UAH researcher’s football rankings place championship loser Notre Dame at No. 1

UAHuntsville Senior Research Scientist Dr. Wes Colley talks about his college football ranking system with WAAY-TV Channel 31’s Holly Thrasher

When University of Alabama in Huntsville Senior Research Scientist Dr. Wes Colley talks about his college football ranking system, one thing comes across loud and clear: “It’s simple. I don’t have a ‘tweak factor’ in there.”

But when his system, known as Colley’s Bias Free Matrix Rankings, ends the season by being the only one of the six ranking systems in the Bowl Championship Series (BCS) that continues to rank Notre Dame No. 1 even after a 42-14 National Championship loss to Alabama – well, that draws attention.

Dr. Colley, who works at the UAHuntsville Center for Modeling and Simulation, told WAAY-TV Channel 31’s Holly Thrasher in an interview taped for the evening news Thursday, Jan. 10, that the reason the Fighting Irish ended up No. 1 in his matrix is simple. With all games played it turns out that Notre Dame and Alabama each have one loss, and Notre Dame’s strength of schedule remains slightly better than Alabama’s

Dr. Colley’s system, which has been a part of the BCS since 2001, doesn’t account for chronology or the status of any game—the SEC Championship Game counts no more than a game played in September. Colley points out that Alabama’s record of seven wins against teams .500 or higher in their own season records, came in second to Notre Dame’s tally of eight wins against teams with .500 or better records. Ironically, the Tide’s own strength hurts when comparing the team’s losses:  Notre Dame’s loss to Alabama isn’t quite as bad as Alabama’s loss to Texas A&M.

“Though it’s in the SEC, Alabama managed to play some of the conference’s poorer teams this year, including Tennessee, Missouri, Arkansas and Auburn,” Colley said. “My system is not trying to say who will win tomorrow but who has had the best record against the best overall competition.”

In Dr. Colley’s matrix, No. 1 Notre Dame defeated opponents who ended up 99-69 on their seasons for a 59 percent win percentage, while the No. 2 Crimson Tide beat opponents who were 95-84 for a win percentage of 53 percent.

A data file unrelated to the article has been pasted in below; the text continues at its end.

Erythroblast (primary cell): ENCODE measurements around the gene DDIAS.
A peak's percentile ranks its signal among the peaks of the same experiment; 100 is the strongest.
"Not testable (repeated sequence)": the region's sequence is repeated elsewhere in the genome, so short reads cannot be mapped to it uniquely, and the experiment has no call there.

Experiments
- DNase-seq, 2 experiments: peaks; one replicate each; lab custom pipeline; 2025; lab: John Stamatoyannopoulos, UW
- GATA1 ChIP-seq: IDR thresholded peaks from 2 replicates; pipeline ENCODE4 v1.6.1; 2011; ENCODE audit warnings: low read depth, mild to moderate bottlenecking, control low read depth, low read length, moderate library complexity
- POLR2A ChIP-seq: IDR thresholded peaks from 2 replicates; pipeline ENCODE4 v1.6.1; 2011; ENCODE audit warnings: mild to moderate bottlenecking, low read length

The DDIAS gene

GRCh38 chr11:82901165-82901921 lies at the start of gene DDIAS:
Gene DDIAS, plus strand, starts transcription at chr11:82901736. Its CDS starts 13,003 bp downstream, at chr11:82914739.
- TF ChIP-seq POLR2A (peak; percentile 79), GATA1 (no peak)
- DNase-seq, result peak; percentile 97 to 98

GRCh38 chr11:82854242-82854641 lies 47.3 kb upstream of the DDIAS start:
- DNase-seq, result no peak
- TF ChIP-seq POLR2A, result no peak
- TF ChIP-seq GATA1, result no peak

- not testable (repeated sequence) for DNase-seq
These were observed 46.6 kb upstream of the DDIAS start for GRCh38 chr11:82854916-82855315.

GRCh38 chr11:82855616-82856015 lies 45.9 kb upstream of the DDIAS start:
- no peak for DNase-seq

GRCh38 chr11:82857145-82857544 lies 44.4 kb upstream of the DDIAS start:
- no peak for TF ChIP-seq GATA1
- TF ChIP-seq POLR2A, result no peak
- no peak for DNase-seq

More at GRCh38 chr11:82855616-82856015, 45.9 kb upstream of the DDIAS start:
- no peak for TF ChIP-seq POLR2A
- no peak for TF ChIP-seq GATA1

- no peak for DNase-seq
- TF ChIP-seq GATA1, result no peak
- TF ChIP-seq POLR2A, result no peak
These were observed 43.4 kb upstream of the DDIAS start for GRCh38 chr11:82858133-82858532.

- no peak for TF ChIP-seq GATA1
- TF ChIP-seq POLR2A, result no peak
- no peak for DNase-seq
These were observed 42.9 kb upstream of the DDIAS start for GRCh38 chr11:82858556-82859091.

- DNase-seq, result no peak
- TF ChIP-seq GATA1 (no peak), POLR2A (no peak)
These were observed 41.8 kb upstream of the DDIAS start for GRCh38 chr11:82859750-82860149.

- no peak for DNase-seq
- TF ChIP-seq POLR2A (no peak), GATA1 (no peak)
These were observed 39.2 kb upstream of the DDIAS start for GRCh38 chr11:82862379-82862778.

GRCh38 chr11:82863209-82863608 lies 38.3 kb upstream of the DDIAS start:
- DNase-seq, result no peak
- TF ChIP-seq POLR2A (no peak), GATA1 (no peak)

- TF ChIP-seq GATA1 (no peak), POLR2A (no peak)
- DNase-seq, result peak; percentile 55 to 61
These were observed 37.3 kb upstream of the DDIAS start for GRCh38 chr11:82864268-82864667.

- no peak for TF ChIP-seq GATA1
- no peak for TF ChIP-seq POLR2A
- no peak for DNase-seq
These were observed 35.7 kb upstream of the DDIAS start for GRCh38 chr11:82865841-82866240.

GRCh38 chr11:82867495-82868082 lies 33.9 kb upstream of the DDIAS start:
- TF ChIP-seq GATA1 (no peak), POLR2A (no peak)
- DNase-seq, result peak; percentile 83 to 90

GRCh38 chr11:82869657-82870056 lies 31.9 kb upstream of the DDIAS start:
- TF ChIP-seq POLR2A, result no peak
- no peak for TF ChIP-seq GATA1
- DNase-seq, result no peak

“In my system, you can play such a bad team that even if you win, it can hurt you, which is exactly what happened to the Tide with Western Carolina (a 1-10 team in the lower Football Championship Subdivision),” Dr. Colley said. But the main job of his system isn’t to provide a final ranking of teams but rather to rank them during the season leading up to the National Championship game, he said.  The National Championship “is just another game” in his system.

Colley’s Bias Free Matrix Rankings can be found online at and he encourages fans to visit, click on the teams and find out how he has arrived at his conclusions. “Go to the website and click on Notre Dame and Alabama and see why they are ranked that way,” Dr. Colley said. “The nice thing about my system is, because it is so simple, you can always verify it is working.”

But regardless of his system’s result, when Dr. Colley was asked by The New York Times whether Notre Dame was better than Alabama, he said, “Absolutely not.”

He got into college football rankings when in graduate school, as he became increasingly dissatisfied with the rankings provided in the New York Times. Eventually the SEC took note and came calling – a call Dr. Colley took one day at MIT Lincoln Laboratory. He was invited into the BCS.

“The short answer is,” he says. “I don’t know how they found me.”

For more information,
contact Dr. Wes Colley


Jim Steele

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